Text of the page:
Reactions to Freeh Group's findings on Penn State, Jerry Sandusky

Reactions to Freeh Group's findings on Penn State, Jerry Sandusky

Reactions to Freeh Report released Thursday that found Joe Paterno and other top Penn State officials hushed up child sex abuse allegation against Jerry Sandusky more than a decade ago for fear of bad publicity:

"The idea that any sane, responsible adult would knowingly cover up for a child predator is impossible to accept. The far more realistic conclusion is that many people didn't fully understand what was happening and underestimated or misinterpreted events. Sandusky was a great deceiver. He fooled everyone — law enforcement, his family, coaches, players, neighbours, university officials, and everyone at Second Mile." — Paterno family statement.

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"It really confirms everybody's worst fears about what was going on there. The fact that this is such a complete indictment of the university leadership is opening people's eyes to the potential liability that schools face if they don't address this correctly. ... Heads of every college and university in the country have got to be taking note of this, and calling board meetings today and saying, 'We need to make sure that we change the way we're doing things.'" — Scott Berkowitz, president of the Rape, Abuse and Incest National Network.

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"He built this town. All of his victories, he'll be remembered by everyone in town for a long time, but there will be that hesitation." — Christian Beveridge, a masonry worker who grew up near Penn State on Paterno's legacy.

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"The knowledge of Paterno in 1998 — the fact that Sandusky was known to be a grave risk to children for 14 years and nothing was done to stop him — that is a crying shame. And it's something that will be a stain on Penn State for a long time to come." — Tom Kline, lawyer for a boy known as Victim 5 who was assaulted by Sandusky in a football team shower in 2001.

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"This is a serious indictment against Penn State's culture and environment of protecting at all costs the football program, and Sandusky was a major part of the success of Penn State's football program for many years. Nothing is shocking anymore in this case ... but the fact that the highest levels of the school made a conscious decision to cover up what Sandusky had done, it comes close. It is shocking." — Michael Boni, a lawyer for a boy known as Victim 1 who came forward in 2008, starting the Sandusky investigation.

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"Despite being children within easy reach of many supposedly great local figures, they were offered no outstretched hand. They were left to save themselves. This campus is plagued by desperate, insistent shrieks of 'We are Penn State.' It's time for Penn State to realize that adhering to this mantra is distancing and self-defeating. It is time to follow a path of humility, not one of hubris." — Matt Bodenschatz, a Penn State student and spokesman for Voices for Victims.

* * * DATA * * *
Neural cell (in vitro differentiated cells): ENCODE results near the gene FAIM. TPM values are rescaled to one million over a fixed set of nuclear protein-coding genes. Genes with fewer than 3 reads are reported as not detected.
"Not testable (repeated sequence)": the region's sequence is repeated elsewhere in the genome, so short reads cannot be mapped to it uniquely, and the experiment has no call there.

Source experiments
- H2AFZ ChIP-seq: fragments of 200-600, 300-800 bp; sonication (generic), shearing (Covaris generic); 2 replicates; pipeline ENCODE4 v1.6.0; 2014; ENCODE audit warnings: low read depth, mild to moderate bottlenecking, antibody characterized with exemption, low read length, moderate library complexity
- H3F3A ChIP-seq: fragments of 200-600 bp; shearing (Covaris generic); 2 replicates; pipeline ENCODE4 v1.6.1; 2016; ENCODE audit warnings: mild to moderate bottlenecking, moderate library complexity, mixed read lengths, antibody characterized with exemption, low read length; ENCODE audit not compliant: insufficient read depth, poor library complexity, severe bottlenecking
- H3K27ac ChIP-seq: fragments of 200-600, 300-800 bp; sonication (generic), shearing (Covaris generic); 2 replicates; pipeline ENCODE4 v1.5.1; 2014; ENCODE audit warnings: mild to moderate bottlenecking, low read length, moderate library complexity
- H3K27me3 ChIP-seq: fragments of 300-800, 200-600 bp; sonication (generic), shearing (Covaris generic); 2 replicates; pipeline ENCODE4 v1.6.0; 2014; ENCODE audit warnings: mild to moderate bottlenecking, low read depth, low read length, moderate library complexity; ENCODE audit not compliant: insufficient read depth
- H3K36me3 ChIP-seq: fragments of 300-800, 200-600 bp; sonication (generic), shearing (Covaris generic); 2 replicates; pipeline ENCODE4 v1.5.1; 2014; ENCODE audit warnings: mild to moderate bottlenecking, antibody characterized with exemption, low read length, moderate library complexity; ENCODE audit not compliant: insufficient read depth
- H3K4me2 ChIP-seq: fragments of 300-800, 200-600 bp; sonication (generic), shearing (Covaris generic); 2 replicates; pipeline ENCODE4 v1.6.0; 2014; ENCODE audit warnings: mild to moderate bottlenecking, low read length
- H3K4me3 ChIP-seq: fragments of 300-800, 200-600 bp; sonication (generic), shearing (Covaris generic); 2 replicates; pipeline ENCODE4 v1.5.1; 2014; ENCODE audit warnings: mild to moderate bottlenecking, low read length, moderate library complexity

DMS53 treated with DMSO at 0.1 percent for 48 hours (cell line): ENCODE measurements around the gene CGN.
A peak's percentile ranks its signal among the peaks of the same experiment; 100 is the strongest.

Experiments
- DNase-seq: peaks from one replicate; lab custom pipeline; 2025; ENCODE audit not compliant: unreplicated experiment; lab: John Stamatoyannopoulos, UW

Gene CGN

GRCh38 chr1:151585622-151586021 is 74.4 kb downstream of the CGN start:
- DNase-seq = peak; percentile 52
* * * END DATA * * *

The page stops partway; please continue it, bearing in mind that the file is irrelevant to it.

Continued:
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"The actions of five or six people don't reflect on the hundreds of thousands" of students and faculty who make up Penn State. — Mary Krupa, a Penn State freshman who grew up in State College.

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"We'll continue working with all relevant campus officials and law enforcement personnel to determine whether or not there was a violation of the Clery Act. Beyond that, our investigation is ongoing." — Justin Hamilton, spokesman for the U.S. Department of Education.

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"Throughout this entire time, the focus of the attorney general's office has been on the criminal process — seeking justice for the victims of Jerry Sandusky's predatory sexual abuse and identifying other individuals who may also have violated state laws. ... Today's release of the Freeh Report will not hinder the continuing work of our statewide investigating grand jury, nor will it impact ongoing criminal prosecutions." — Pennsylvania Attorney General Linda Kelly.

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"There are no details about Sandusky's conduct before 1998, the involvement of Second Mile, its interplay with Penn State and Penn State officials. If that was the decision of the board, and the direction given to Freeh and his team, shame on them for not wanting to know the full picture" — Jeff Anderson, a lawyer who filed the first civil suit against the university, Sandusky and Sandusky's charity, the Second Mile, on behalf of a man who claims Sandusky sexually abused him from 1992 to 1996.


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